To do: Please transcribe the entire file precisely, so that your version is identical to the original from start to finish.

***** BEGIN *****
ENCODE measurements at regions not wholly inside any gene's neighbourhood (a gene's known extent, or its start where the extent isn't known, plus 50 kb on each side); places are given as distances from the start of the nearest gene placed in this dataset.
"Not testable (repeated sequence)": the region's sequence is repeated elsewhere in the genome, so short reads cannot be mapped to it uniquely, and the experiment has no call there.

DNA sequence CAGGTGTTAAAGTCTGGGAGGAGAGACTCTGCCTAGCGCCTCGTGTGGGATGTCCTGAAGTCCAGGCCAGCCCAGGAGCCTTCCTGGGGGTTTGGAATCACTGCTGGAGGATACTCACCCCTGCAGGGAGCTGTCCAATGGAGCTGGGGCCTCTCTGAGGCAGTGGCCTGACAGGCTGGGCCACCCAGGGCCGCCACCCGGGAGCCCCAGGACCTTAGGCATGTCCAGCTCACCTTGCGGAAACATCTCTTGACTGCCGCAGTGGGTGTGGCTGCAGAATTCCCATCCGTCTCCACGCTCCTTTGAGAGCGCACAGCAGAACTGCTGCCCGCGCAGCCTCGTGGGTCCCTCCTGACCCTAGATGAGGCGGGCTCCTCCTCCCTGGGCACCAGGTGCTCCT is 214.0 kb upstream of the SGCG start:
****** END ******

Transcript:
ENCODE measurements at regions not wholly inside any gene's neighbourhood (a gene's known extent, or its start where the extent isn't known, plus 50 kb on each side); places are given as distances from the start of the nearest gene placed in this dataset.
"Not testable (repeated sequence)": the region's sequence is repeated elsewhere in the genome, so short reads cannot be mapped to it uniquely, and the experiment has no call there.

DNA sequence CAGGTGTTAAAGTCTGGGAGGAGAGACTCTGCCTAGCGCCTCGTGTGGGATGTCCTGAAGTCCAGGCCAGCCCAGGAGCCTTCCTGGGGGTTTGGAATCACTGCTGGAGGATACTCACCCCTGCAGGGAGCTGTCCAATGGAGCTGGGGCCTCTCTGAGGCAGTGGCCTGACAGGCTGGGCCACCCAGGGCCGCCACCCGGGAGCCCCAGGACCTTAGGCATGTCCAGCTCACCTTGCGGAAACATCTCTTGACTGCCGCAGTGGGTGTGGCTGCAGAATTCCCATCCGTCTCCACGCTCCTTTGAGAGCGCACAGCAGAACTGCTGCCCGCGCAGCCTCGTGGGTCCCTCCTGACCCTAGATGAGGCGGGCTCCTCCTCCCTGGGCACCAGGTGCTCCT is 214.0 kb upstream of the SGCG start: